DEI Resource of the Month
BY THE WSBA EQUITY AND JUSTICE TEAM
In fast-paced, deadline driven environments, it’s easy for us to see clients as case numbers and to-do lists. Stress can cause us to think of our interactions with clients as transactions: you’ll give me A (information, documents) so I can do B (my job). We often become confused and frustrated when clients are hesitant to provide information and hold up their end of this transaction—especially when it’s urgent and we’re trying to help them.
A simple but powerful shift is to use a relational approach to working with clients. A relational approach to lawyering is 1) recognizing that you and your client are both human, and 2) striving to build trust, mutuality, and connection in all your interactions.
From the very beginning, you can empower your clients by reminding them they are the expert in their own experiences. Listen to them to understand. Affirm their feelings. Ask them what outcome they are hoping for and help them make an informed decision instead of imposing your own beliefs.11 JustLeadWA’s Pro Bono Equity Training Guide has excellent information about how to build meaningful and equitable relationships with clients: https://justleadwa.org/wp-content/uploads/2019/08/Pro-Bono-Equity-Training-Guide-Final-August-2019.pdf. Down the line, if you do find yourself in need of information from your client to meet urgent deadlines, approach them with compassion and curiosity instead of frustration, and take a moment to ask the client what barriers they may be facing and if you can work together to overcome them. Although this relational approach may require more time and vulnerability, the trust you have built with the client will make them more willing to work with you.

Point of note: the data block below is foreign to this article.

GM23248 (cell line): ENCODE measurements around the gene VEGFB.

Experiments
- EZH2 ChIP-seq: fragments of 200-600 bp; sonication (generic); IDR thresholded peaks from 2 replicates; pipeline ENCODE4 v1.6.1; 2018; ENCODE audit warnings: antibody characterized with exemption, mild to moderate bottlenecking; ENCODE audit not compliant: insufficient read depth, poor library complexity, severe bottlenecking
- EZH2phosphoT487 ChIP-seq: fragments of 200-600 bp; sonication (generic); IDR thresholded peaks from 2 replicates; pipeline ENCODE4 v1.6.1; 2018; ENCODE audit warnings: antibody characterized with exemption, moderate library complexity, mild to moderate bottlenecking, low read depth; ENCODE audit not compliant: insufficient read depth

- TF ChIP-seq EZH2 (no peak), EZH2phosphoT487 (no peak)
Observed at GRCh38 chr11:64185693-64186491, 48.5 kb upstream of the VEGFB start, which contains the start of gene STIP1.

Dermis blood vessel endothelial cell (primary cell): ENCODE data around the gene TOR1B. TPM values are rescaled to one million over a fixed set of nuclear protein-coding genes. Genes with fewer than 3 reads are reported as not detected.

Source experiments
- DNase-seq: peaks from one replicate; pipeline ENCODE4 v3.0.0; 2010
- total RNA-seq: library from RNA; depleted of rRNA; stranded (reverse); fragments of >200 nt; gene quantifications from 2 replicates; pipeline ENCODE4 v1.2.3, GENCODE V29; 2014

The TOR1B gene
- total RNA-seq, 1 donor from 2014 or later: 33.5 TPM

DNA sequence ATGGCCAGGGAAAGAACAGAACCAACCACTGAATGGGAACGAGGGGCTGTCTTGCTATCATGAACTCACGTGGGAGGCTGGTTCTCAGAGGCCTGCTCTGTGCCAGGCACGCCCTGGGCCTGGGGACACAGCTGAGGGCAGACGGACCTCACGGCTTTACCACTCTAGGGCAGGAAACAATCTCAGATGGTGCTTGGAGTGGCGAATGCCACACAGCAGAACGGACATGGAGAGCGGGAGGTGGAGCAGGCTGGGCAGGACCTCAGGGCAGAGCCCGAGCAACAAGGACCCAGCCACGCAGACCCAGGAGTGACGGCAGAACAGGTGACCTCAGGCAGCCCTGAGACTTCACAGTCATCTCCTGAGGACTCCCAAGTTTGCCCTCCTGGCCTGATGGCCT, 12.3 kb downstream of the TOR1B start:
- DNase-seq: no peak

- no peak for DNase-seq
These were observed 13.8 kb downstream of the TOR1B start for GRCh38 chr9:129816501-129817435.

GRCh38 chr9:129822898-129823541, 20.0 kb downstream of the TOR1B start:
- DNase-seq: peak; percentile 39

1. JustLeadWA’s Pro Bono Equity Training Guide has excellent information about how to build meaningful and equitable relationships with clients: https://justleadwa.org/wp-content/uploads/2019/08/Pro-Bono-Equity-Training-Guide-Final-August-2019.pdf.